This satellite-based visualisation will show you how Rio changed for the Olympics


Organizing Olympic Games is a huge project not only for athletes but also for the host city. Brasil is experienced in holding large sporting events as the country hosted 2014 FIFA World Cup and although there are some complains about the quality of some venues on the ground we decided to take a look on how the preparations looked like from the space. We’ve analyzed historical satellite images from to check what was already there which objects had to be built from the from the ground up. Our visual analysis showed that Rio already had a couple of stadiums that were prepared for the championship two years ago, nonetheless there are two Olympic Parks that had to be built from scratch.

Barra Olympic Park is one the hearts of the Rio 2016 Games. It hosts nine sporting venues located in Barra da Tijuca, in the west zone of Rio. Below you’ll find the visualisation of how the area changed on ever the last 6 years. On the first image you can see that it was previously a motorsport circuit that hosted the Formula One Brazilian Grand Prix from 1970s. It was demolished in 2012 to make a space for the Olympic Village.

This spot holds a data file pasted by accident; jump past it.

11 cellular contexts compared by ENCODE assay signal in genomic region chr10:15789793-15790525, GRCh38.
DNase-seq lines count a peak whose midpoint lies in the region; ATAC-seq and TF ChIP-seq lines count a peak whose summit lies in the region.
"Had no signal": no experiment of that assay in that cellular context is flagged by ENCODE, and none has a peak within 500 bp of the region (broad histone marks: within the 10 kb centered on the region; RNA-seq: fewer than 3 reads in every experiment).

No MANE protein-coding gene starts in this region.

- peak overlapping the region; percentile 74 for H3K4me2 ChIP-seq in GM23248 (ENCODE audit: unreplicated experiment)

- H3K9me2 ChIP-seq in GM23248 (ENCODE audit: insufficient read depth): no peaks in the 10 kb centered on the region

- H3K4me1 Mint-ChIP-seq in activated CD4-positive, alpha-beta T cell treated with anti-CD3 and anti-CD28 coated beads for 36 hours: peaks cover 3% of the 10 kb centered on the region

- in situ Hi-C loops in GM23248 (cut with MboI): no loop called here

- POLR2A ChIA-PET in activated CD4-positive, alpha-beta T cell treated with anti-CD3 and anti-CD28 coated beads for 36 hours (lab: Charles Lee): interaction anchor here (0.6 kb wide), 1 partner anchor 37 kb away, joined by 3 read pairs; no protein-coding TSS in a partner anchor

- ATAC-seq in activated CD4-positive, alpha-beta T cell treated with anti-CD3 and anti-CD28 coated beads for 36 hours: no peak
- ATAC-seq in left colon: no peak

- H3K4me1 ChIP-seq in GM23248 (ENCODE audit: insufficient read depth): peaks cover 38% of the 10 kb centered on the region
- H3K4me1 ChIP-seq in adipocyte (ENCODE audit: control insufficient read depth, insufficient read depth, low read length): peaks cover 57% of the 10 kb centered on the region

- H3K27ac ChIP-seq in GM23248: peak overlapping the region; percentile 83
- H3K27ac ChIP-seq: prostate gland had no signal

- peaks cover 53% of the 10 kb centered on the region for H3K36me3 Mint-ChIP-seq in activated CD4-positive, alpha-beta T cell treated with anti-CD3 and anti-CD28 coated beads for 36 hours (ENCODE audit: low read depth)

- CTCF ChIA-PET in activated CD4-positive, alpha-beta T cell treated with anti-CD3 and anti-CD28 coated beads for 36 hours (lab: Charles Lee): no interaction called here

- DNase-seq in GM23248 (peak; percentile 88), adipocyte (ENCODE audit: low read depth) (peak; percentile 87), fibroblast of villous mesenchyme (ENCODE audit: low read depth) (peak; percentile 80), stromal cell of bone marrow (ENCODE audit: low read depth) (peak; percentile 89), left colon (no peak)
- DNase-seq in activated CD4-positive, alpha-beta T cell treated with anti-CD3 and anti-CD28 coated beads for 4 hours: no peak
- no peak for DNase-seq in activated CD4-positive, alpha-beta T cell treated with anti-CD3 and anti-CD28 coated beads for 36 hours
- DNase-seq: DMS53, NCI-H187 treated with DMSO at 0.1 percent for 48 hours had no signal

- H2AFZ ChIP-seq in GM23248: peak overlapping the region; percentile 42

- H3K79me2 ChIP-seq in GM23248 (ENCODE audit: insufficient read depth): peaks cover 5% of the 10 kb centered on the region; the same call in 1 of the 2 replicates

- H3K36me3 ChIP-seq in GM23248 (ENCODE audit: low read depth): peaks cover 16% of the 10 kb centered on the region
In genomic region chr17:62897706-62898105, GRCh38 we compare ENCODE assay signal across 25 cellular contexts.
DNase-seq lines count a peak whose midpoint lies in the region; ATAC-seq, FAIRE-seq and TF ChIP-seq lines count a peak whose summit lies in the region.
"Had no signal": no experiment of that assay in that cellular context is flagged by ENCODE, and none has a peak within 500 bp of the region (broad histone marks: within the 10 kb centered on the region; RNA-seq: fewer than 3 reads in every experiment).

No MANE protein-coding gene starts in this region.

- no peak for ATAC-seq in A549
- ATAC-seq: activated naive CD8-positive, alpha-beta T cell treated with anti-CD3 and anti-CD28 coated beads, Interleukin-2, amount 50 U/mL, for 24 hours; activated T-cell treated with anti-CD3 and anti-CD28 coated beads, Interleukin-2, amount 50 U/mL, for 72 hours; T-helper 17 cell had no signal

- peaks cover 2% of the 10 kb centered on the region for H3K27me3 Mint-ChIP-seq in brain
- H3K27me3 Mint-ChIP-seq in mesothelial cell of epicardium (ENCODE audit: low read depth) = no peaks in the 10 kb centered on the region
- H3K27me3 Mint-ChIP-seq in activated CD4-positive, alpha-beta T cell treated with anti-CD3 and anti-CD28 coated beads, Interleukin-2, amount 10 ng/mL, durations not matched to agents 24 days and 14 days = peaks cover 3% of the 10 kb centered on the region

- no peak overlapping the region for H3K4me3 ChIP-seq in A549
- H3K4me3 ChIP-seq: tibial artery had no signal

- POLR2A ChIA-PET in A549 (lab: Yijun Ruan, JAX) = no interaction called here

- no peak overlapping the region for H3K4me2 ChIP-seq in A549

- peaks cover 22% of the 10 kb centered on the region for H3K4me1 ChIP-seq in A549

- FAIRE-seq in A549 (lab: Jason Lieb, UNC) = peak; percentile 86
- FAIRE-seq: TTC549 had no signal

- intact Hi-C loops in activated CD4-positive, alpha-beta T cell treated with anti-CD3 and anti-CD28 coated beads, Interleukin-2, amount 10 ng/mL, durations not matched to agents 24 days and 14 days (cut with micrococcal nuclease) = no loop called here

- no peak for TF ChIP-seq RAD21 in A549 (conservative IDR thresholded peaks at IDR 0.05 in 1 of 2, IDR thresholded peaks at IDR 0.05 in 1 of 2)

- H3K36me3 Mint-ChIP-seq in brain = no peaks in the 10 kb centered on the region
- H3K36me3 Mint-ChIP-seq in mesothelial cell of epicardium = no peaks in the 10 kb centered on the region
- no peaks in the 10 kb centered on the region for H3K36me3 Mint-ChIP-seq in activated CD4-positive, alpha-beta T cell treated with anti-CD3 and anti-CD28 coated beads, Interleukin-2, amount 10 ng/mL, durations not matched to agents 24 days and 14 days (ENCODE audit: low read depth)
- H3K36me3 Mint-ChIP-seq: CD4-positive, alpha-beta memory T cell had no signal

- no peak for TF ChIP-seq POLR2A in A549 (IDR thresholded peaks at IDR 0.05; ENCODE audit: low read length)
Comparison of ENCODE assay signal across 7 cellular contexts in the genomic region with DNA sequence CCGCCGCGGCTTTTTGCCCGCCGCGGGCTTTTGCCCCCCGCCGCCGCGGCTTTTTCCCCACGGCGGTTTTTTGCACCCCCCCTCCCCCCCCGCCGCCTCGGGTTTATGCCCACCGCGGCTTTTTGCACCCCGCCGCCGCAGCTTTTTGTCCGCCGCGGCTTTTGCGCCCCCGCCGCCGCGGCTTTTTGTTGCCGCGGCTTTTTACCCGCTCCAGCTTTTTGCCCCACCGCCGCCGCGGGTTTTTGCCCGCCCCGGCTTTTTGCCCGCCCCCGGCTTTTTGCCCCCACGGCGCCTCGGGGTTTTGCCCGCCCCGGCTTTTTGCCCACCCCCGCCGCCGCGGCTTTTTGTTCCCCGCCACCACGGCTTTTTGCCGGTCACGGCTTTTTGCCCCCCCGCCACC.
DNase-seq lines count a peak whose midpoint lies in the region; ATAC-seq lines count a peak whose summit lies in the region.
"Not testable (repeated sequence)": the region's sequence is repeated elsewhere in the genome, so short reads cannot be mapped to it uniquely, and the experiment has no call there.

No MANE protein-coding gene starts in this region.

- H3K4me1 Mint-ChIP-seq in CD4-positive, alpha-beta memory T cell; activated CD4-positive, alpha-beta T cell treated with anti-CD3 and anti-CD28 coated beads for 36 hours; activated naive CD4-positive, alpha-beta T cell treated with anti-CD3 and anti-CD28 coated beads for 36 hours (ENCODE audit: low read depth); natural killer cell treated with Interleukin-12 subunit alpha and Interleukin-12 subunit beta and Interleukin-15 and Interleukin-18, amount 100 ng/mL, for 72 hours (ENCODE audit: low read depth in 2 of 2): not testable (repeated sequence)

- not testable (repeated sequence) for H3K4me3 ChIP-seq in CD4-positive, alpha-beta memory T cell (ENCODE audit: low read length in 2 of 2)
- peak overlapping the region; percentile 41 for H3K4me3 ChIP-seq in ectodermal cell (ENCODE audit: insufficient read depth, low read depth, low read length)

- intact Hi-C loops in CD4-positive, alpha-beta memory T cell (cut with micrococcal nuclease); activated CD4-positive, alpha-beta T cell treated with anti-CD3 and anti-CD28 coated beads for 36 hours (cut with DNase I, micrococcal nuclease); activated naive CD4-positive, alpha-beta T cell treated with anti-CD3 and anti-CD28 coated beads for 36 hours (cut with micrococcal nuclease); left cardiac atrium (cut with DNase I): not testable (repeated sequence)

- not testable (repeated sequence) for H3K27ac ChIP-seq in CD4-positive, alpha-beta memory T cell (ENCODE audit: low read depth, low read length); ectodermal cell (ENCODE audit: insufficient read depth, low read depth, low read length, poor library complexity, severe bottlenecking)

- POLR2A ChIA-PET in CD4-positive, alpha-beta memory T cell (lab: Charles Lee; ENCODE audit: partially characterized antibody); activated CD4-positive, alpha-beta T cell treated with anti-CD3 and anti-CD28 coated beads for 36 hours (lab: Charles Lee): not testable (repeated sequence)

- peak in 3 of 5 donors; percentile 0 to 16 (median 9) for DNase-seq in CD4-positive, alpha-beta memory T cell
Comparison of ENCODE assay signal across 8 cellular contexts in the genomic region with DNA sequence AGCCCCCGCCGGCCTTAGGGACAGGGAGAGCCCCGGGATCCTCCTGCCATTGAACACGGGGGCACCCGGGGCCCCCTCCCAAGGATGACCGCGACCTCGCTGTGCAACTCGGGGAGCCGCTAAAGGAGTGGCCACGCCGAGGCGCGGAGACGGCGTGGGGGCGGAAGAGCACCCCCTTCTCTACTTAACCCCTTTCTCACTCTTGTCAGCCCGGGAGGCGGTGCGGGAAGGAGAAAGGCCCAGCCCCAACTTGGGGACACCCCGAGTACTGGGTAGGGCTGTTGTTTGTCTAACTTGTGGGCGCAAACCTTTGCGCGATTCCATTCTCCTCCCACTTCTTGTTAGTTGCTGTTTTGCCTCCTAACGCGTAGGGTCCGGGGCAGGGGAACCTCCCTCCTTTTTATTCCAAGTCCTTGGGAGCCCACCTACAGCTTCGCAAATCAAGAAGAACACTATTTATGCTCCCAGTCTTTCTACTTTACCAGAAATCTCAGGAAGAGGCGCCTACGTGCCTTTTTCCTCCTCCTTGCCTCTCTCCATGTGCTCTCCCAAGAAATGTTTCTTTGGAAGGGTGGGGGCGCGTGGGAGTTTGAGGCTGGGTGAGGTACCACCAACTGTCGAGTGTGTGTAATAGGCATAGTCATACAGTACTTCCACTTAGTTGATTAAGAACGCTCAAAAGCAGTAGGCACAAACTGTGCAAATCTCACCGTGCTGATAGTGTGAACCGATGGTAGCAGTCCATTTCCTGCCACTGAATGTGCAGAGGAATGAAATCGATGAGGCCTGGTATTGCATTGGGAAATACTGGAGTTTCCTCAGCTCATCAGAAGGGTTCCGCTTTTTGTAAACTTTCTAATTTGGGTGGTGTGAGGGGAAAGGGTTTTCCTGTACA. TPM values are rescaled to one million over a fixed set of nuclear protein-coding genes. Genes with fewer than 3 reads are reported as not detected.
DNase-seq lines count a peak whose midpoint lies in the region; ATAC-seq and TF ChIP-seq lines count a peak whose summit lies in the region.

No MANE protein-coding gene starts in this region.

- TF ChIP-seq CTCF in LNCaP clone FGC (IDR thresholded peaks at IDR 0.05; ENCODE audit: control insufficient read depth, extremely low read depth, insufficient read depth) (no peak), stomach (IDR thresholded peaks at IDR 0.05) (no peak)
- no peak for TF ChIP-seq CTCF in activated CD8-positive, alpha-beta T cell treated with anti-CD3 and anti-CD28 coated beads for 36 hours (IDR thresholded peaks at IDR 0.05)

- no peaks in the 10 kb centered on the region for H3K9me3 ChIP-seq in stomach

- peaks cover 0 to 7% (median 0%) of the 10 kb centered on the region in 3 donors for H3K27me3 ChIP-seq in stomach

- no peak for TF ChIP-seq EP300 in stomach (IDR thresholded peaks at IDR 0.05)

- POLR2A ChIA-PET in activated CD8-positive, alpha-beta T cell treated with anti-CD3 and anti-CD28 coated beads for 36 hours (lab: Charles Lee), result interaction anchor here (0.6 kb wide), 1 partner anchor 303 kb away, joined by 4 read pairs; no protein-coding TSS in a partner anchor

Barra Olympic Park_2010-2016

The Deodoro Olympic Park, located in the north-west part on the city, is the largest of Rio’s Olympic zones, and is set to host 11 Olympic sports including: Canoe Slalom, BMX, Mountain Biking, Field Hockey, Shooting, Modern Pentathlon, Women’s Basketball, Rugby, and Equestrian Jumping, Dressage. The images below show that the construction of the key Olympic venues started only in 2014.


We also looked at Maracanã Stadium. You can see how it changed for the 2014 World Cup. During the Olympics it hosted the opening ceremony. The preparations for the event are visible on the last image taken in June 2016.

Macarrana 2009-2016 visualization

Aleks Buczkowski
I'm a professional always thinking outside the box and a self-confessed gadget addict. As a son of a professor of cartography I was surrounded by maps all my life and as a result spatial way of thinking and seeing reality is naturally embedded in who I am.